The State of the Atmosphere: Sunday, August 29th, 2021

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Hurricane Ida makes landfall in SE Louisiana as a Category 4 storm
All eyes of the meteorological world, and thoughts of our nation are focused on the Gulf Coast today as hurricane Ida made landfall this morning as a major Category 4 hurricane southwest of New Orleans.

The storm brought with it 150mph winds at its core as it moved onshore today, and will batter the region with hurricane-force winds, storm surge, and for some areas over a foot of rain through the night.

Hurricane Ida shortly after landfall

Forecast rainfall totals will bring widespread flooding to the region, in addition to devastating storm surge of 9+ feet or more on the eastern side of the storm.

This graphic, prepared by the Washington Post, shows where the greatest storm surge is expected to occur given the latest positioning and forecast track as Ida moves inland.

As a Category 4 storm, it'll be the catastrophic winds in addition to the rain and storm surge that will batter southeast Louisiana today. Here are the latest key points from the National Hurricane Center as of late Sunday morning:

And finally, here's a map of the latest forecast strength and track for Ida as it moves inland and eventually ejects north and east this week.

As always, you can find the latest hurricane forecast maps for the Atlantic here:

Current Tropical Cyclones and Disturbances in the Atlantic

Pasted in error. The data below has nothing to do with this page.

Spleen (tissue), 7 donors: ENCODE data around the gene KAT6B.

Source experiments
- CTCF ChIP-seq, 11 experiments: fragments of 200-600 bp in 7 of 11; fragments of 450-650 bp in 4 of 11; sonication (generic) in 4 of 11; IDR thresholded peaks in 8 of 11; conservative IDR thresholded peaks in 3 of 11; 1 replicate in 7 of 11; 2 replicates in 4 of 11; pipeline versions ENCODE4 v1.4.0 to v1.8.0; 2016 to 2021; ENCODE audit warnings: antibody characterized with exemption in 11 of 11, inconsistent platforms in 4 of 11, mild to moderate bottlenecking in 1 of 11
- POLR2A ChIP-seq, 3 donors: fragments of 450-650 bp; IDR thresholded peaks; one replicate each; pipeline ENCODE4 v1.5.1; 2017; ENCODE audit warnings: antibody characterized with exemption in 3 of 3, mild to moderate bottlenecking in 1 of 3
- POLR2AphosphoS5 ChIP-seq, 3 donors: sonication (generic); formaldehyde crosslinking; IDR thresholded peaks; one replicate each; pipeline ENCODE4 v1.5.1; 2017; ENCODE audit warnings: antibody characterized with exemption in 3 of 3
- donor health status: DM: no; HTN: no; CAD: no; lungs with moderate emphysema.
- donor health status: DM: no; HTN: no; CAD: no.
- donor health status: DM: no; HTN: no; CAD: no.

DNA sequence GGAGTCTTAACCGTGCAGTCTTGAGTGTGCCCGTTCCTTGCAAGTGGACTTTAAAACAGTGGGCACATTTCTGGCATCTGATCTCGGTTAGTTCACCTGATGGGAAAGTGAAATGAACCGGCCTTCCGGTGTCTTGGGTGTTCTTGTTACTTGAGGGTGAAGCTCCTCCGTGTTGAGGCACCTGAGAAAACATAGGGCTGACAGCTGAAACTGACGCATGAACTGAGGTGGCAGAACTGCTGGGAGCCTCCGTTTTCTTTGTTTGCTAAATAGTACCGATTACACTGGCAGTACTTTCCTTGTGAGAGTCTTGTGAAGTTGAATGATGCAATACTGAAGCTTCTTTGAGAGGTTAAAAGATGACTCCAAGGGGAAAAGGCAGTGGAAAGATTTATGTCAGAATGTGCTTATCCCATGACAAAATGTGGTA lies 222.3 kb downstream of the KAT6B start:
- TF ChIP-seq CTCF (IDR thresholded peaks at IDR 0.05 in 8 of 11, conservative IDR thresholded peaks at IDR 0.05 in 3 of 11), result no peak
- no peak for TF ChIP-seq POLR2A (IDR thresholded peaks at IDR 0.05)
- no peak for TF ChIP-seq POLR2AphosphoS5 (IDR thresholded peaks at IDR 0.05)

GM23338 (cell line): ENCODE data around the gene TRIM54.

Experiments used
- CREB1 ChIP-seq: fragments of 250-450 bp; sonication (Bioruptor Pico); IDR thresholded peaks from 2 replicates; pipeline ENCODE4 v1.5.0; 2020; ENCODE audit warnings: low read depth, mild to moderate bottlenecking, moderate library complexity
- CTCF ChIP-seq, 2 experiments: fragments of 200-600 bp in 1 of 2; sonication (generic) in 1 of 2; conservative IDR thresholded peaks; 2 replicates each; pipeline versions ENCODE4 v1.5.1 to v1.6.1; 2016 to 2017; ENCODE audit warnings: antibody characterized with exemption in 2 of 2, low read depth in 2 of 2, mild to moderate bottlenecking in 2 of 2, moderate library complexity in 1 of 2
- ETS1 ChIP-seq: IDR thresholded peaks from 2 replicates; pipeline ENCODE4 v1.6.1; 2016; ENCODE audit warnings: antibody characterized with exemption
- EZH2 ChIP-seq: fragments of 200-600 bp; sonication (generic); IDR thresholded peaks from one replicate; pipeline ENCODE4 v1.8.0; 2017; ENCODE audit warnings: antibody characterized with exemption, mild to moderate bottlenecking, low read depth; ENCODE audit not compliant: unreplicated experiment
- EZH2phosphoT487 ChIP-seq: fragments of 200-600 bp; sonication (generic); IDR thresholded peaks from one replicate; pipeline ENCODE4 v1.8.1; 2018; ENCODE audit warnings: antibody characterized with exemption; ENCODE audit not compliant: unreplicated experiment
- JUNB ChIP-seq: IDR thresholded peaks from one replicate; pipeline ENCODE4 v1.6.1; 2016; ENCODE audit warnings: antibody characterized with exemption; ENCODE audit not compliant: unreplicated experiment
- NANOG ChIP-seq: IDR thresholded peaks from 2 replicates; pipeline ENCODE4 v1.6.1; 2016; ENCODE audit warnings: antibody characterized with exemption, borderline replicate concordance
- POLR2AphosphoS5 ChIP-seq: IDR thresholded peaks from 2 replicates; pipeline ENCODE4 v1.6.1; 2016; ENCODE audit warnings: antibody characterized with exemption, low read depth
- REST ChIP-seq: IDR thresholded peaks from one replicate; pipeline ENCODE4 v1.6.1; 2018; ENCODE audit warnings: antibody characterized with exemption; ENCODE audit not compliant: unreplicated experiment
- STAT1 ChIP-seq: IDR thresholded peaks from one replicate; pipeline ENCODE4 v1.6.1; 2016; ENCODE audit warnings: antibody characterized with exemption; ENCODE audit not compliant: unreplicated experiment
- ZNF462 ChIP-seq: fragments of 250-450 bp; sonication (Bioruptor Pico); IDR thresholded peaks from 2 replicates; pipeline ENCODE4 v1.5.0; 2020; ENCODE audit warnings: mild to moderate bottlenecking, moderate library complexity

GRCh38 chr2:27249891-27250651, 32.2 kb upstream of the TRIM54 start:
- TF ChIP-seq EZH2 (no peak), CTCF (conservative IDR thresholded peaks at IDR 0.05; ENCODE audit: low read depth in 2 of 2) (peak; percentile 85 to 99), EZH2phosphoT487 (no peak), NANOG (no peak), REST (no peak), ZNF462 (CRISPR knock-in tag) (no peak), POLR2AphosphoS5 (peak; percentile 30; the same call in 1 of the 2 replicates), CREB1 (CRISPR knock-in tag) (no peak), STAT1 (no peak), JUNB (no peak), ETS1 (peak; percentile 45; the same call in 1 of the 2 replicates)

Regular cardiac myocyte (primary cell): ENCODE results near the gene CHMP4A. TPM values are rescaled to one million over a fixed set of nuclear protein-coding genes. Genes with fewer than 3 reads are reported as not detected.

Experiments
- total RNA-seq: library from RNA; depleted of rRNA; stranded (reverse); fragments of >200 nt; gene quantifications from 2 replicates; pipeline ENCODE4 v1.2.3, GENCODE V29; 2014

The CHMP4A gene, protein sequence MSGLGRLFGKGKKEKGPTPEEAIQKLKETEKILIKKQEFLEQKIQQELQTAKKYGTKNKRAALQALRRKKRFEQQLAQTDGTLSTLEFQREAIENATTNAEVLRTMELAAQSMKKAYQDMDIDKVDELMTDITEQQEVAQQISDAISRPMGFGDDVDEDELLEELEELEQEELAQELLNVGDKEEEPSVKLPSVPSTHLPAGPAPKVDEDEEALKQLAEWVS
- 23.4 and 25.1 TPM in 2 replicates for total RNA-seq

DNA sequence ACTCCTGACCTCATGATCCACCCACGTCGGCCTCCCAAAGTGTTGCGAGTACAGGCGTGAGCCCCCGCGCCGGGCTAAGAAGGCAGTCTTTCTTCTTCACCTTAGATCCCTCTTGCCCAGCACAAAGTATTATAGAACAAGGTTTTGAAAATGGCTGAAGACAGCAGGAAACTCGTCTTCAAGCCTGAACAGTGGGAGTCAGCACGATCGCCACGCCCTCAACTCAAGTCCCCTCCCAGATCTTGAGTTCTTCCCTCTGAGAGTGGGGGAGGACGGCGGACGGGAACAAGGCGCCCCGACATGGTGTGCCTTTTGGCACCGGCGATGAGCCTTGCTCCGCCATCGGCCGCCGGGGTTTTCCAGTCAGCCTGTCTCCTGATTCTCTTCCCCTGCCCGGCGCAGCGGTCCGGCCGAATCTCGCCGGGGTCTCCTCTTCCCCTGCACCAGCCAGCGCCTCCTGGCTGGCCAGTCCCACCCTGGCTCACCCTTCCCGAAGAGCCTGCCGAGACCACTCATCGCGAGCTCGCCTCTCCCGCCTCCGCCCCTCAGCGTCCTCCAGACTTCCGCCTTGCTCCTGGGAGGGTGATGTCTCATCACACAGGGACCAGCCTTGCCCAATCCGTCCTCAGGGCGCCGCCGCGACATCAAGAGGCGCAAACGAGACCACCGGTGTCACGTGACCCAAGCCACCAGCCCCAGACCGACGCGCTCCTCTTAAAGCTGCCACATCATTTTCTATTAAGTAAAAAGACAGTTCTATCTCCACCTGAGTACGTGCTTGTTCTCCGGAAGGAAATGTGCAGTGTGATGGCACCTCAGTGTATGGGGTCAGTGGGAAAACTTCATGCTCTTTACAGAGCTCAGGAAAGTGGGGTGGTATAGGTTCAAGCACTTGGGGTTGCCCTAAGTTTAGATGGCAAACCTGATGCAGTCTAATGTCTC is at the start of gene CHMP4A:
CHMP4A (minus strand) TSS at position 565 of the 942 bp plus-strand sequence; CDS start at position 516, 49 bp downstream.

Tropical storm and hurricane forecast map for the Atlantic, data from the National Hurricane Center visualized by Weather5280

Closer to home...
Believe it or not, but we'll also be watching the tropics for potential impact on our weather for the upcoming week as well.

Remnants of Hurricane Nora, a tropical storm located along the west coast of Mexico, will eventually work its way into our area, and in combination with a late monsoonal push of moisture could deliver some heavy rainfall to portions of the state by the middle to latter half of the week.

First, the short-term, where today's "cooler" temperatures will be quickly erased Monday as temperatures climb back into the lower to mid 90s across the urban corridor for Monday and Tuesday, as well as periods of smoke.

Yesterday Denver hit the 90-degree mark for the 50th time this year, which ties us of 13th most overall on record. Still a ways to go to challenge the most 90-degree days on record for a year in Denver, but it's very likely we'll climb into the top 10 this year unless things cool down in a hurry.

Denver's 72 hour forecast:

By the middle to latter half of the week we start focusing on enhanced storm chances across the region and with any luck some cooler temperatures too.

If we look at an animation of precipitable water value anomalies from Tuesday morning through Sunday morning, you can see a healthy push of greens moving up out of the southwest and extending over Colorado between Wednesday and Saturday before the pattern dries out again.

With that, we see a boost in precipitation probabilities for Thursday and Friday, after a dry upcoming two days in Denver:

With a bit of a better signal for rain (and likely flash flooding) across western Colorado for the same period:

September, just a few short days away, is a bit of a wildcard month around here. For the better part the last two decades the month has been nothing but an extension of summer around here – but that's not always the case.

You'll recall that last year we saw measurable snow on September 8th (that's less than two weeks away!), which tied the second earliest snow on record for the city.

While we don't see snow in the outlook just yet for Denver, it's a good reminder not to sleep on the forecast either this time of year. While it's likely we have more hot than cold in the forecast for the coming weeks, the occasional tropical-wildcard for enhanced rainfall as we see this week, or an early season cold shot down the plains can make an otherwise quiet, summery month anything but.